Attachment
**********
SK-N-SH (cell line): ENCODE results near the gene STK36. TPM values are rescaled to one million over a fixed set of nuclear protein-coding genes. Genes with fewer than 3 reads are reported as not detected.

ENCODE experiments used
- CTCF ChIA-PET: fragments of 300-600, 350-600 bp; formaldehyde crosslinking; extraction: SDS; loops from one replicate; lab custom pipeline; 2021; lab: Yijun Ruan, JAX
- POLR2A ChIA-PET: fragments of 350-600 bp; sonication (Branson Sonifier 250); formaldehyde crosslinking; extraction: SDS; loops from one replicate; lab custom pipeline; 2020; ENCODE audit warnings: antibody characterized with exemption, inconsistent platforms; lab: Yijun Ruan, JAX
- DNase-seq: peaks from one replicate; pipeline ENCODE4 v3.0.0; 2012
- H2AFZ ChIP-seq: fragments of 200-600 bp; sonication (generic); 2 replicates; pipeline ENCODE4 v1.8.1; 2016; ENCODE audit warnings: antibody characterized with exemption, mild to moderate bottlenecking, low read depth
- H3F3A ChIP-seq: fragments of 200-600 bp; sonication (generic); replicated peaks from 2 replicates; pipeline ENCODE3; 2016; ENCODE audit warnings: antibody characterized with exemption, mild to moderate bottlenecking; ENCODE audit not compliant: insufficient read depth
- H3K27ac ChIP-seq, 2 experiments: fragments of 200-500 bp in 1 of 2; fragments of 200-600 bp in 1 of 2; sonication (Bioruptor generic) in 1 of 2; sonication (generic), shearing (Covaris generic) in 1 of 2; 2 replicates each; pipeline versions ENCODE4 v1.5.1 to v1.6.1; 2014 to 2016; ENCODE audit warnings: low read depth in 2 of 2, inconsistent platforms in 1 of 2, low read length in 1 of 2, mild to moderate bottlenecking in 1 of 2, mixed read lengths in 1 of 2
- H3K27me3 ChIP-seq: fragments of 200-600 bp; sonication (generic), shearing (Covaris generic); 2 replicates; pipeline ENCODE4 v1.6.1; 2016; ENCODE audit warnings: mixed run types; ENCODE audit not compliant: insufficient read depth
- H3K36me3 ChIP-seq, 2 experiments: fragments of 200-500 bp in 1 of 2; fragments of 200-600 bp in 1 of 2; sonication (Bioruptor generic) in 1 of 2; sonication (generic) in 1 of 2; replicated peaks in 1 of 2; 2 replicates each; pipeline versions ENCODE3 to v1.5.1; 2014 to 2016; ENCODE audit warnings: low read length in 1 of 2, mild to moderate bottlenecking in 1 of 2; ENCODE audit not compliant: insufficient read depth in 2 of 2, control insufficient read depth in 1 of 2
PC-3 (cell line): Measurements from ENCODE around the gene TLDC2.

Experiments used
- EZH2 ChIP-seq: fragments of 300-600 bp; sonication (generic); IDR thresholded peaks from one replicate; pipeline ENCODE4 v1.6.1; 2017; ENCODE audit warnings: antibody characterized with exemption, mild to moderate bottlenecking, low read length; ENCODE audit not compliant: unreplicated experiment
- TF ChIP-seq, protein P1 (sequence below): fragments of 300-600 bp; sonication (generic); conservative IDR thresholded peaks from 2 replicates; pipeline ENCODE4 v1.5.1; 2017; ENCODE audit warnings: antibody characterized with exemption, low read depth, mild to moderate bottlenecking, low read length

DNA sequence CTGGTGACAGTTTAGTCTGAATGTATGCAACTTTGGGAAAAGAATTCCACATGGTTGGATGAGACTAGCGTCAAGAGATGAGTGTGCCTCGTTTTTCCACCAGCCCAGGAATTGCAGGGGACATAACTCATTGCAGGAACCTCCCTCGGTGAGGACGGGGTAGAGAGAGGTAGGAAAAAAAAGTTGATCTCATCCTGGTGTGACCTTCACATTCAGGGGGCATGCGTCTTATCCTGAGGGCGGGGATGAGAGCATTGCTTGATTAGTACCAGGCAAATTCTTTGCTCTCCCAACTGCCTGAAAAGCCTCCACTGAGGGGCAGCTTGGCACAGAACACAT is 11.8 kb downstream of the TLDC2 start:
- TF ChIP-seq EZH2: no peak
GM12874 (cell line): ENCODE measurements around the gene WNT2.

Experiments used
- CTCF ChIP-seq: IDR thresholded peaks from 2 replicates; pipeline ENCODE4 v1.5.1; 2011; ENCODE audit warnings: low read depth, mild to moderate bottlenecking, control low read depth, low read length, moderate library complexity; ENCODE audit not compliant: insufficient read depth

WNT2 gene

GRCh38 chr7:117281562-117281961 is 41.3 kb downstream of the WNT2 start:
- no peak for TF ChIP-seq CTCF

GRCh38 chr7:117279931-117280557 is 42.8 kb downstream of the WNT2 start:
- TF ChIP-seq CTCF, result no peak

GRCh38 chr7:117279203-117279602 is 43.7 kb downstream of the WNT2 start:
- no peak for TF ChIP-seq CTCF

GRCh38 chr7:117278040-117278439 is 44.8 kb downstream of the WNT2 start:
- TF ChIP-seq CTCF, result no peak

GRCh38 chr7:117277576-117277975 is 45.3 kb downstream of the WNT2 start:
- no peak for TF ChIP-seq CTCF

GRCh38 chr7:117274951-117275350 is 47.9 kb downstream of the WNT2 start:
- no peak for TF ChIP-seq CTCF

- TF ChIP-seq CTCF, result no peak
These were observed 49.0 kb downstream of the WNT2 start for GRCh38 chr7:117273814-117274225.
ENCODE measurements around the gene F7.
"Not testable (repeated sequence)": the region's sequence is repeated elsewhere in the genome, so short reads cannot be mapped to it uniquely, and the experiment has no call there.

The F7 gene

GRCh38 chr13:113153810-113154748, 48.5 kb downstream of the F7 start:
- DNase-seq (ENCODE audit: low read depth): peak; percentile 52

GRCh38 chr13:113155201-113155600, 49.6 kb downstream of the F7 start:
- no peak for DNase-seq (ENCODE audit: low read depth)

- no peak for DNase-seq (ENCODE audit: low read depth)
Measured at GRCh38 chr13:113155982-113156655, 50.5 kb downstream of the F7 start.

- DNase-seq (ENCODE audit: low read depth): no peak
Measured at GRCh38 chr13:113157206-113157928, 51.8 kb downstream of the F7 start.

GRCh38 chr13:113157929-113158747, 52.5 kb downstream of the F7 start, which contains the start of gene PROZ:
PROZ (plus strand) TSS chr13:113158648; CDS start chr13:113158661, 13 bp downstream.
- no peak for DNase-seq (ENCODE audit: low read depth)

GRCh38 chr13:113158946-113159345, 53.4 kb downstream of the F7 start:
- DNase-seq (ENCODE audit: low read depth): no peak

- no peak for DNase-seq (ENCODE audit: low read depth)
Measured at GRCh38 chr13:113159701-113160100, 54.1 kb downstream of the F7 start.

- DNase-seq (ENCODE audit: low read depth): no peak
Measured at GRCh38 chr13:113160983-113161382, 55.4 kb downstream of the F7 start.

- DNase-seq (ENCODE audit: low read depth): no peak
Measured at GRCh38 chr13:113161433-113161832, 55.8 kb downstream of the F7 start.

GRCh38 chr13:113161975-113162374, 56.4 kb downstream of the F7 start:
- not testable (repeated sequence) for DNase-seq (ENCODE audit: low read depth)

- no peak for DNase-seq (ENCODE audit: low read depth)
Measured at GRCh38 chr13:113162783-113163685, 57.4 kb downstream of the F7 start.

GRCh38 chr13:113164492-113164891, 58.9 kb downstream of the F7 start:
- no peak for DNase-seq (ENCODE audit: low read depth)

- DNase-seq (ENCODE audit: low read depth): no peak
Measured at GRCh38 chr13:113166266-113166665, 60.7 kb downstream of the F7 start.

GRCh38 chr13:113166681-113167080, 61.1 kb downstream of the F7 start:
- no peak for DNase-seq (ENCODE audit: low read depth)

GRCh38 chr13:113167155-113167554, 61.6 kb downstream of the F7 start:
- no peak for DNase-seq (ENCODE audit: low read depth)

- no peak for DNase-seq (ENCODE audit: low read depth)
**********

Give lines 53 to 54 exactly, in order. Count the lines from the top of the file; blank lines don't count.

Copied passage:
- DNase-seq (ENCODE audit: low read depth): no peak
Measured at GRCh38 chr13:113160983-113161382, 55.4 kb downstream of the F7 start.